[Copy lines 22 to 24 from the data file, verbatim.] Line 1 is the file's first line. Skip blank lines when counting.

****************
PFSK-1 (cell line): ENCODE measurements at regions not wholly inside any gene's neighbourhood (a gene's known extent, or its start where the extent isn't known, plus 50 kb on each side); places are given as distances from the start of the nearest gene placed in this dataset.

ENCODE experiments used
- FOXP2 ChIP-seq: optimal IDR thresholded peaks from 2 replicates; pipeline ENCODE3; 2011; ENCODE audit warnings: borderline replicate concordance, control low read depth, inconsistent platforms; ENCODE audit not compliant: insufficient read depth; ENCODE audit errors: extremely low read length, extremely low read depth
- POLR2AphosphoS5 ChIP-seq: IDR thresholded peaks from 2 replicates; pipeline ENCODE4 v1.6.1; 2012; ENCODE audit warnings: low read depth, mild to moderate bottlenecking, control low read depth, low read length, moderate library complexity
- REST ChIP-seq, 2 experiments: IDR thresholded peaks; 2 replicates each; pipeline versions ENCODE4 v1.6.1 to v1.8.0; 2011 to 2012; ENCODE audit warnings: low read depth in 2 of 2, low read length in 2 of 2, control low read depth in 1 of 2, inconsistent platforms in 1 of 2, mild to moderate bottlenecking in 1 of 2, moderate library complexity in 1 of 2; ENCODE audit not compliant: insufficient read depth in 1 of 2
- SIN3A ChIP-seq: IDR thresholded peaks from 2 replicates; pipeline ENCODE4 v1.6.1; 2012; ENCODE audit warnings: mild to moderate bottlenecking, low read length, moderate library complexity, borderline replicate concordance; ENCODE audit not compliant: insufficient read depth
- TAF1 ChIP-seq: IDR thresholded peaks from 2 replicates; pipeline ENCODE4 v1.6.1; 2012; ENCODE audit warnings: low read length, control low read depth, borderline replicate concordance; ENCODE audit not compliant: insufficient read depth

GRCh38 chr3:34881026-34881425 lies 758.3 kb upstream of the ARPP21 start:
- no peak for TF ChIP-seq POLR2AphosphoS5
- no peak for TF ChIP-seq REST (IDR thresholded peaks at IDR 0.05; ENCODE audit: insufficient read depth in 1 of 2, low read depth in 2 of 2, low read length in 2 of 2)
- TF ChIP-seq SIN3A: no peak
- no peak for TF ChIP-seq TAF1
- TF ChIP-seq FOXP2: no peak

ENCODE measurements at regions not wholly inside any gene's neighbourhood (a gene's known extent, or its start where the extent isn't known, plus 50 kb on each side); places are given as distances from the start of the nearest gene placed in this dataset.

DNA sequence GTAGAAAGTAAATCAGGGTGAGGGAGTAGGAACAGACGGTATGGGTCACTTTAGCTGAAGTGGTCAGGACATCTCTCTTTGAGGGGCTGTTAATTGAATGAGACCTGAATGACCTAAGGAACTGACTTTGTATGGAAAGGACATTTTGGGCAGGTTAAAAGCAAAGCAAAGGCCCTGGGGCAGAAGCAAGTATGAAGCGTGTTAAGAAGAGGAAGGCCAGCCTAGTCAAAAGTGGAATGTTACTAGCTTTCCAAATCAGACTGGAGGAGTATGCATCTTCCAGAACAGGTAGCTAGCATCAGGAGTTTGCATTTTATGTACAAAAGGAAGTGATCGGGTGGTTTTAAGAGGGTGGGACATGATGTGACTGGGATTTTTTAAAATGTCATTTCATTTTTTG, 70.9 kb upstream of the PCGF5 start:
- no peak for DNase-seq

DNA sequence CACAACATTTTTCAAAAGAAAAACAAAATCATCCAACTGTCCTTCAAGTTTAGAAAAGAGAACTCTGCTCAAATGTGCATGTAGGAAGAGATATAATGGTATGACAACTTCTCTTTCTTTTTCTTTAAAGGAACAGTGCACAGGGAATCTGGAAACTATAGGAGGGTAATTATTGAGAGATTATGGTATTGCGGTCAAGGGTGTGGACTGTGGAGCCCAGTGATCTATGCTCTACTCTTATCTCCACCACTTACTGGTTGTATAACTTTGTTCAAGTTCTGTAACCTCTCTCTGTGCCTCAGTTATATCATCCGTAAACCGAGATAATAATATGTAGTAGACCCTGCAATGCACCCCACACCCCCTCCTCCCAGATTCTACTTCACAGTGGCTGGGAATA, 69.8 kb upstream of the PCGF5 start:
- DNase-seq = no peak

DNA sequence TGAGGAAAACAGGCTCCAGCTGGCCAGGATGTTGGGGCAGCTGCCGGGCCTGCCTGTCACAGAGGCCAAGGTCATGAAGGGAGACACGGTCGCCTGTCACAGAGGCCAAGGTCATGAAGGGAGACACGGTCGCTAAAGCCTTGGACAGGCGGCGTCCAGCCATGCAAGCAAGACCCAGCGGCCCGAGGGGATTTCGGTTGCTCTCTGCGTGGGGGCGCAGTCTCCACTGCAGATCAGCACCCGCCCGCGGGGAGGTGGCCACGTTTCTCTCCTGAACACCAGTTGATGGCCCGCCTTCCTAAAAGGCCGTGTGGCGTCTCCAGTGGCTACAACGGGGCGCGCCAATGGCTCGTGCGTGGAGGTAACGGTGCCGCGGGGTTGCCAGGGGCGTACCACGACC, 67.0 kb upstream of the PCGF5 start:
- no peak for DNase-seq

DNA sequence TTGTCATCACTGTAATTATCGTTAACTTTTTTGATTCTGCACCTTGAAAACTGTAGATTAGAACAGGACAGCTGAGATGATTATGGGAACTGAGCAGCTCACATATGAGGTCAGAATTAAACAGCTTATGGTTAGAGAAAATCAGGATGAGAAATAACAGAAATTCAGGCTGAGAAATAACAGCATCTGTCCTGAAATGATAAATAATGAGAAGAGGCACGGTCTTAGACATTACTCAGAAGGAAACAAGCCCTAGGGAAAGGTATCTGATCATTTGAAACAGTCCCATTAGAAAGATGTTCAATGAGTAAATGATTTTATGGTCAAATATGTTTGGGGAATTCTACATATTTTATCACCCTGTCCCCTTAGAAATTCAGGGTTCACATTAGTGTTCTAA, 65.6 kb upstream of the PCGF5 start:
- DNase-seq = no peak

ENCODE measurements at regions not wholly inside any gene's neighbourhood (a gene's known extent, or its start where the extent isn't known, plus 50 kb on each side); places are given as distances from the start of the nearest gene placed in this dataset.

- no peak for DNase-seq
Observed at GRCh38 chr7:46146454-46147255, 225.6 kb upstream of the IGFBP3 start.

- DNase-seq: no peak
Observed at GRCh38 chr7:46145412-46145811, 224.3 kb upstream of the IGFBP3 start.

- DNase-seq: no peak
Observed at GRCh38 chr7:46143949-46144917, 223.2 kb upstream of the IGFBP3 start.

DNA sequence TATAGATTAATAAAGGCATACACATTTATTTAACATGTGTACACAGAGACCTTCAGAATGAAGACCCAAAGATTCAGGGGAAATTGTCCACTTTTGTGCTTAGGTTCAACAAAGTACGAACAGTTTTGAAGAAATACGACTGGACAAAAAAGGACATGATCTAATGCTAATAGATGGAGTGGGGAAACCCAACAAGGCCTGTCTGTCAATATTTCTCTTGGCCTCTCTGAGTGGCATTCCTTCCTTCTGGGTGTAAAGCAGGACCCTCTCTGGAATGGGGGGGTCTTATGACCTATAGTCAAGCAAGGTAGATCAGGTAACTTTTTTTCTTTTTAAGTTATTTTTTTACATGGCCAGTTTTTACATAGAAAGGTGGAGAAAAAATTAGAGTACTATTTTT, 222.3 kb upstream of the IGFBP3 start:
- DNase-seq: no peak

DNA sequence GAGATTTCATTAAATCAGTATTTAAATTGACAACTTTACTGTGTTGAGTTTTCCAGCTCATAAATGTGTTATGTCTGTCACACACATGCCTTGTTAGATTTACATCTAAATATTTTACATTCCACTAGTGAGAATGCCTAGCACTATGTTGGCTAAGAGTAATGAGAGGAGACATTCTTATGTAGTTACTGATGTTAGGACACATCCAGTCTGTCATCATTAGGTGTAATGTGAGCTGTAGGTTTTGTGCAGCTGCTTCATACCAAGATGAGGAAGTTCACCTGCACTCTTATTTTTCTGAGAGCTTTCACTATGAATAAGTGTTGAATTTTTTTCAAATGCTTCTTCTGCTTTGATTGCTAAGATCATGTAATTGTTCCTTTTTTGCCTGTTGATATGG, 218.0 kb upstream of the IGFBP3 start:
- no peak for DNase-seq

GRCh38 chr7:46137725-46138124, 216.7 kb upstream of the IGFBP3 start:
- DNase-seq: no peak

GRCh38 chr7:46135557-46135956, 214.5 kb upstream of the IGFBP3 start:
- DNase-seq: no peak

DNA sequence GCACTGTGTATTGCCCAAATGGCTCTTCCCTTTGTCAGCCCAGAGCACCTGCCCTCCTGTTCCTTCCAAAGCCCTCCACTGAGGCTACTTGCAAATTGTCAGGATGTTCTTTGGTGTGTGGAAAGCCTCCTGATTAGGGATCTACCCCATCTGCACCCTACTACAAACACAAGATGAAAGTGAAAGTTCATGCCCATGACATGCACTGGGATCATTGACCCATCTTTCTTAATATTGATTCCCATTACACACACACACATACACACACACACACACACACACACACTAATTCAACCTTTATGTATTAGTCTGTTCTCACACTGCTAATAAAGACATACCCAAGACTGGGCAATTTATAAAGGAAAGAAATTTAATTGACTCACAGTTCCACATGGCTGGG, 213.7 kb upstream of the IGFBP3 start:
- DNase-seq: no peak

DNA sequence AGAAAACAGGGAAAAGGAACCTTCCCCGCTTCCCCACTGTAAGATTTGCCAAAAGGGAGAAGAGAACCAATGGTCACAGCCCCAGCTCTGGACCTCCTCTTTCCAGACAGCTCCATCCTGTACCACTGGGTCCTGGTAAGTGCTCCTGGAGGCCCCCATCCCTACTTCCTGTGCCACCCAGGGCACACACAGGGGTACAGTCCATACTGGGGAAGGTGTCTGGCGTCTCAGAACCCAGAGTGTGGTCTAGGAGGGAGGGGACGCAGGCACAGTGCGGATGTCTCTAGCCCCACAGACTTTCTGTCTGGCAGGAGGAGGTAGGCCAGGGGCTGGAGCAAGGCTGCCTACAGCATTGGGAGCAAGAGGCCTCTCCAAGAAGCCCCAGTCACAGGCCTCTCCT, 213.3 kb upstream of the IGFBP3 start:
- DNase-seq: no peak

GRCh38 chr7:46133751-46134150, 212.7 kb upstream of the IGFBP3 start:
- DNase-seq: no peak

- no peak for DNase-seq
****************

- DNase-seq = no peak

ENCODE measurements at regions not wholly inside any gene's neighbourhood (a gene's known extent, or its start where the extent isn't known, plus 50 kb on each side); places are given as distances from the start of the nearest gene placed in this dataset.

- no peak for DNase-seq